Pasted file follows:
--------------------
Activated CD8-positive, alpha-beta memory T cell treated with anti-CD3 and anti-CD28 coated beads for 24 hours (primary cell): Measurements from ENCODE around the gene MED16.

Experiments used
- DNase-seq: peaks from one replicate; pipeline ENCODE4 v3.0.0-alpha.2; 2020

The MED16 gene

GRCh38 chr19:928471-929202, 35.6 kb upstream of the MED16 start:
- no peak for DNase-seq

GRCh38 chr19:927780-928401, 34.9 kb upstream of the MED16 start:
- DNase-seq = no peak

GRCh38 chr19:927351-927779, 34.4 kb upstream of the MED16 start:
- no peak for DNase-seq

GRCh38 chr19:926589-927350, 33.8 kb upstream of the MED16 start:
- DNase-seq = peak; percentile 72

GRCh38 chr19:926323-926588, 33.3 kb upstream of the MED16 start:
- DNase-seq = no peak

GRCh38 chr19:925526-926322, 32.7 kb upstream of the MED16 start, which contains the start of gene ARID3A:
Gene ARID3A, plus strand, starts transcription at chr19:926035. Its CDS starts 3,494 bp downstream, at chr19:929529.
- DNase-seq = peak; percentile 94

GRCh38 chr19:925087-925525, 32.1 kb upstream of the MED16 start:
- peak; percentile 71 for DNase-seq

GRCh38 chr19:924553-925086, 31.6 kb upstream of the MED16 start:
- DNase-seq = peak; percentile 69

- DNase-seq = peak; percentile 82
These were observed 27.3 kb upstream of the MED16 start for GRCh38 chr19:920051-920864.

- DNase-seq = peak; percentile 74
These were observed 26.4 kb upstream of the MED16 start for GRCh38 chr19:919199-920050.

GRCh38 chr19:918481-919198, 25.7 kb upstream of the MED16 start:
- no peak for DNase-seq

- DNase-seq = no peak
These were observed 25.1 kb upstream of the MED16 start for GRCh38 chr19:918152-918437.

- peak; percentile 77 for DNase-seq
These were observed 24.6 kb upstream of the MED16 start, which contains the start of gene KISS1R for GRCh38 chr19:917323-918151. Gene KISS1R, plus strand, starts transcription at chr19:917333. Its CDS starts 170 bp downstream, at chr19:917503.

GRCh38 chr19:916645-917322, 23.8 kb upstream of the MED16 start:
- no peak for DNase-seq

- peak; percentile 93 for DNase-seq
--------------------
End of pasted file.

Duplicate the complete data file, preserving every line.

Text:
Activated CD8-positive, alpha-beta memory T cell treated with anti-CD3 and anti-CD28 coated beads for 24 hours (primary cell): Measurements from ENCODE around the gene MED16.

Experiments used
- DNase-seq: peaks from one replicate; pipeline ENCODE4 v3.0.0-alpha.2; 2020

The MED16 gene

GRCh38 chr19:928471-929202, 35.6 kb upstream of the MED16 start:
- no peak for DNase-seq

GRCh38 chr19:927780-928401, 34.9 kb upstream of the MED16 start:
- DNase-seq = no peak

GRCh38 chr19:927351-927779, 34.4 kb upstream of the MED16 start:
- no peak for DNase-seq

GRCh38 chr19:926589-927350, 33.8 kb upstream of the MED16 start:
- DNase-seq = peak; percentile 72

GRCh38 chr19:926323-926588, 33.3 kb upstream of the MED16 start:
- DNase-seq = no peak

GRCh38 chr19:925526-926322, 32.7 kb upstream of the MED16 start, which contains the start of gene ARID3A:
Gene ARID3A, plus strand, starts transcription at chr19:926035. Its CDS starts 3,494 bp downstream, at chr19:929529.
- DNase-seq = peak; percentile 94

GRCh38 chr19:925087-925525, 32.1 kb upstream of the MED16 start:
- peak; percentile 71 for DNase-seq

GRCh38 chr19:924553-925086, 31.6 kb upstream of the MED16 start:
- DNase-seq = peak; percentile 69

- DNase-seq = peak; percentile 82
These were observed 27.3 kb upstream of the MED16 start for GRCh38 chr19:920051-920864.

- DNase-seq = peak; percentile 74
These were observed 26.4 kb upstream of the MED16 start for GRCh38 chr19:919199-920050.

GRCh38 chr19:918481-919198, 25.7 kb upstream of the MED16 start:
- no peak for DNase-seq

- DNase-seq = no peak
These were observed 25.1 kb upstream of the MED16 start for GRCh38 chr19:918152-918437.

- peak; percentile 77 for DNase-seq
These were observed 24.6 kb upstream of the MED16 start, which contains the start of gene KISS1R for GRCh38 chr19:917323-918151. Gene KISS1R, plus strand, starts transcription at chr19:917333. Its CDS starts 170 bp downstream, at chr19:917503.

GRCh38 chr19:916645-917322, 23.8 kb upstream of the MED16 start:
- no peak for DNase-seq

- peak; percentile 93 for DNase-seq